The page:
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Thursday, October 29, 2020  Spokane, Washington  Est. May 19, 1883
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Opinion >  Guest Opinion

Nicole S. Hughes: Washington is a leader in establishing a new paradigm on a decarbonized energy grid

UPDATED: Thu., Oct. 15, 2020

By Nicole S. Hughes Renewable Northwest

In response to Andy Barth’s op-ed in The Spokesman-Review, “Hydropower plays key role in Washington’s energy needs” (Oct. 6), Renewable Northwest agrees that hydropower plays a critical role; however, the headline is misleading in that the main point of his opinion piece is how Washington should learn lessons from California’s “failed energy policy.”

His op-ed states that when California’s blackouts were experienced by customers in August, the events occurred primarily due to a lack of solar and wind energy, suggesting California’s clean energy policy is driving the state to a lack of reliability. Barth failed to tell the full story around California’s blackouts. Utility Dive reported that the blackouts were caused by unplanned outages at three large gas plants, combined with a dropoff in wind resource. Some in the electricity sector also question the {span}California Independent System Operator{/span}‘s handling of the situation, as peak demand at the time of the blackouts was lower than previous peak events where blackouts did not occur. Regardless of the cause for the outages, electricity prices skyrocketed, and renewable energy skeptics jumped at the chance to blame the intermittency of variable generators for the failure to meet the needs of California customers.

More recent analyses of the blackouts suggest individual utilities play an important role in resource adequacy, particularly around how they schedule imports used to maintain system reliability. In a study by ICF, California’s resource adequacy strategy was called out as inadequate at pushing load serving entities to procure adequate resources to meet emergency conditions. CAISO is considering updates to require firm contracts to back up resource adequacy procurements, which would force individual utilities to take more responsibility in maintaining reliability.

We should not necessarily assume that the resource adequacy challenges California is experiencing are transferable to Washington or the rest of the West. Likewise, there is no reasonable conclusion to the cause of California’s blackouts that link the state’s aggressive clean energy demand with a lack of reliability. The tools exist to have both a reliable and green grid; it’s more of a matter of how we use those tools and what structures we put in place to hold utilities accountable for both.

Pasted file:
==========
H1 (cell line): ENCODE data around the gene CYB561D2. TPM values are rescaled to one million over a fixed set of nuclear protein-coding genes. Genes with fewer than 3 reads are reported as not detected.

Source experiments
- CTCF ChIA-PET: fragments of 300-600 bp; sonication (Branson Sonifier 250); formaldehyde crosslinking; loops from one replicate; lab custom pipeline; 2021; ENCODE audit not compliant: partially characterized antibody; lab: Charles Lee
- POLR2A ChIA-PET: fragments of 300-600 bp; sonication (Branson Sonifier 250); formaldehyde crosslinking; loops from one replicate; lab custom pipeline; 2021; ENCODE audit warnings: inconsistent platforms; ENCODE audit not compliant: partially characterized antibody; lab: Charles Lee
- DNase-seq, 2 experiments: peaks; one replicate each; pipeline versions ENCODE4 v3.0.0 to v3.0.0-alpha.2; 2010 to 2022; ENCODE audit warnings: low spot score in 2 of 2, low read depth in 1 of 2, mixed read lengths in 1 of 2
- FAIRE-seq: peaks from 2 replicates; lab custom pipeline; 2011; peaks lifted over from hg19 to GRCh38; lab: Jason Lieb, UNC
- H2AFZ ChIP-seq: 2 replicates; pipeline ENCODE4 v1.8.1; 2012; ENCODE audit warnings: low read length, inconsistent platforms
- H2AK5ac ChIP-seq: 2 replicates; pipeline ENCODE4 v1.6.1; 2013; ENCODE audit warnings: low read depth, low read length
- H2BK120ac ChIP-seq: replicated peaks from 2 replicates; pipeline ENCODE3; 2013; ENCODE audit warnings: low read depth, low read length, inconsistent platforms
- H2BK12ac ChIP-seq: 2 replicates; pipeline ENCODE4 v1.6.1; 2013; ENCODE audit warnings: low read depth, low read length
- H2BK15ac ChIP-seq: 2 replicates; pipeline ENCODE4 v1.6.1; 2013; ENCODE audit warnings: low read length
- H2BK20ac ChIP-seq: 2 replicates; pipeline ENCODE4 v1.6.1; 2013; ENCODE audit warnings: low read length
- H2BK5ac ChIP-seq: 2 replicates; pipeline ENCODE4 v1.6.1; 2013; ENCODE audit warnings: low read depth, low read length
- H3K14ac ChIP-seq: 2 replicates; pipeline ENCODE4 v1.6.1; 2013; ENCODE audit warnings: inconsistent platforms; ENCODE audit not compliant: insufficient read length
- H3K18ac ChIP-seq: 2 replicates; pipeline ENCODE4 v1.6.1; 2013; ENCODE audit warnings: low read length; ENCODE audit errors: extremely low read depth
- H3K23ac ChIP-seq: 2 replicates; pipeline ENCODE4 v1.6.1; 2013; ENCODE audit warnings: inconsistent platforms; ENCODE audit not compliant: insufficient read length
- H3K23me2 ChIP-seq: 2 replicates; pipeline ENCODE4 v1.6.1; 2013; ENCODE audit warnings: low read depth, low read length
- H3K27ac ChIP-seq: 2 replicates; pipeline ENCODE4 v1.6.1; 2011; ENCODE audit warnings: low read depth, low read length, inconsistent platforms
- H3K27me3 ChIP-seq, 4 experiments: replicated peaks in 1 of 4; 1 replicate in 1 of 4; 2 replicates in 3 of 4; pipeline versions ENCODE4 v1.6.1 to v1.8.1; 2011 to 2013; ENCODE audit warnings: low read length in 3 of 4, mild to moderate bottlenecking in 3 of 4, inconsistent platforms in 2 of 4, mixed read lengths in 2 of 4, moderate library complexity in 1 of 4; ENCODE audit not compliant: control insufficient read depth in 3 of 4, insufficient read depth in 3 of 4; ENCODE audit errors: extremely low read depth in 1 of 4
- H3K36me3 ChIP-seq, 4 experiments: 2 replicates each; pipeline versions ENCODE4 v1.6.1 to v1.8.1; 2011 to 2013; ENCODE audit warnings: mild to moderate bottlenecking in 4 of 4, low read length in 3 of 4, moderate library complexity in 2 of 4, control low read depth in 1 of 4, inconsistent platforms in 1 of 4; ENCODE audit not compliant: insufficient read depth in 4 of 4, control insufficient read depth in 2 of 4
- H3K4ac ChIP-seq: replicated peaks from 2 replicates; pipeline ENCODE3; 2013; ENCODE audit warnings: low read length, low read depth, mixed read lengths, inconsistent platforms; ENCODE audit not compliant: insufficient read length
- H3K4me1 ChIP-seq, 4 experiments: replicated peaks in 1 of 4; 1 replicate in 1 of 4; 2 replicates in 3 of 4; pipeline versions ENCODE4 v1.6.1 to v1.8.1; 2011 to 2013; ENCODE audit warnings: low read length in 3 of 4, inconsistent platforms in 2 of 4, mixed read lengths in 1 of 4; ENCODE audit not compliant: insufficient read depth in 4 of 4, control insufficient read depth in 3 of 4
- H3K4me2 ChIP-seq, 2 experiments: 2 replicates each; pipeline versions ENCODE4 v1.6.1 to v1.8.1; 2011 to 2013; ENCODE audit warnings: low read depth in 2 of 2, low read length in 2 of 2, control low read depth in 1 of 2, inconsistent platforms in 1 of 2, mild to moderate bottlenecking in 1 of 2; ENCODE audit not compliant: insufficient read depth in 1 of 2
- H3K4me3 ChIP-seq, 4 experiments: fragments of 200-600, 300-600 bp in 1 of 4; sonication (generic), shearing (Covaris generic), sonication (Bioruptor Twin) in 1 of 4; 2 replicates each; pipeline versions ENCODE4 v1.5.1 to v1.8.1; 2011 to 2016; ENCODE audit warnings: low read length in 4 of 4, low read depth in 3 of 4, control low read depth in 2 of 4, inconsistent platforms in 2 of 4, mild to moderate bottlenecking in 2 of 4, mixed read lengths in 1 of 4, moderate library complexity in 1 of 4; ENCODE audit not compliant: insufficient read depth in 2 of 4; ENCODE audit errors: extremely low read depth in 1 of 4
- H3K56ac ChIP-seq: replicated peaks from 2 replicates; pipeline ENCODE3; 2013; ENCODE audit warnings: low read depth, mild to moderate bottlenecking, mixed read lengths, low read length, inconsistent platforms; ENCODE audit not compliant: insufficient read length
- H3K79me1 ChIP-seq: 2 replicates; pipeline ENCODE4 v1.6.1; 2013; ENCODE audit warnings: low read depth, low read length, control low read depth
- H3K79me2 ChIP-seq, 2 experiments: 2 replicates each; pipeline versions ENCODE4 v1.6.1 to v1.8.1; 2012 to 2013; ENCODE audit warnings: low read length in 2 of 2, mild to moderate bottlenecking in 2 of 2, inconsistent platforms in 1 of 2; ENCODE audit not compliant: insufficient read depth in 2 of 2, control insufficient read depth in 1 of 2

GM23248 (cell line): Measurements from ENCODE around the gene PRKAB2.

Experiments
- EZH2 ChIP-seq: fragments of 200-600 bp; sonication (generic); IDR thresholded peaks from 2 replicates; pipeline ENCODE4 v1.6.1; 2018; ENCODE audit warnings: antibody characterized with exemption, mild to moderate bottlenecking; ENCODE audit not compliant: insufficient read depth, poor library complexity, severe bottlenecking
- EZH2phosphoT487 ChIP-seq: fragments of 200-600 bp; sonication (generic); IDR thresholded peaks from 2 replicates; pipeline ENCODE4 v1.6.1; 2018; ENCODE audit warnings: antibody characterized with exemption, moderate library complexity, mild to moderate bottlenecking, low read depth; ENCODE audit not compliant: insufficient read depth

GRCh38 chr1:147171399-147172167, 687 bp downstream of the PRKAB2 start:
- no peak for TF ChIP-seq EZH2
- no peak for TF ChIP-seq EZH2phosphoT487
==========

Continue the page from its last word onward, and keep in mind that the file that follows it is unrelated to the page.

Another contributing factor to California’s blackouts that cannot be ignored is the extreme temperatures that precipitated the increase in demand. At the time of the blackouts, California was experiencing four of the five hottest days on record in over 35 years. Eleven states experienced higher-than-average temperatures in August (average increase of 2.6 degrees over the 20th century average). Since gas plants struggle to maintain reliability in times of extreme temperature, a strategy that relies heavily on them for resource adequacy seems like a true failed energy policy. The longer we rely on resources that contribute to our growing climate problems, the less likely it is that we overcome those problems.

The region’s hydropower resource does represent a significant amount of the clean energy and capacity used to serve Washington customers; however, it is not the only resource that provides nonemitting, reliable electricity and capacity. In the state’s ongoing Deep Decarbonization Pathways Study, each scenario reveals that wind, solar and storage play an important role in meeting Washington’s decarbonization goals. The study also acknowledges the role demand side resources play in system reliability. We need to take a holistic approach to meeting our region’s decarbonization goals while ensuring reliability going forward. We must also be aware that some outcries for preserving reliability are merely attempts at preserving the fossil-fuel-as-base-load argument, which is all but dead in the eyes of Washington’s future.

I further disagree with Barth that Washington lawmakers are “turning blind eyes and deaf ears on the warnings from industry.” As a member of the Department of Commerce’s State Energy Strategy Stakeholder Advisory Committee, I can attest to the broad stakeholder process the state is undergoing with input and feedback from various industry representatives. We must not mix “industry warnings” with pleas for keeping fossil fuel-based generators operating to ensure system reliability. Washington state is embarking on a massive economywide decarbonization effort that will require significant changes in the way the grid is managed. I see Washington as a leader in establishing a new paradigm where clean resources and flexible demand can work together to create a decarbonized grid. I applaud the state for taking on this challenge and urge others to get on board to help bring about positive change.

Nicole S. Hughes is executive director of Renewable Northwest. Founded in 1994, Renewable Northwest is a nonprofit advocacy organization that promotes the rapid decarbonization of the electric grid in Oregon, Washington, Idaho and Montana.

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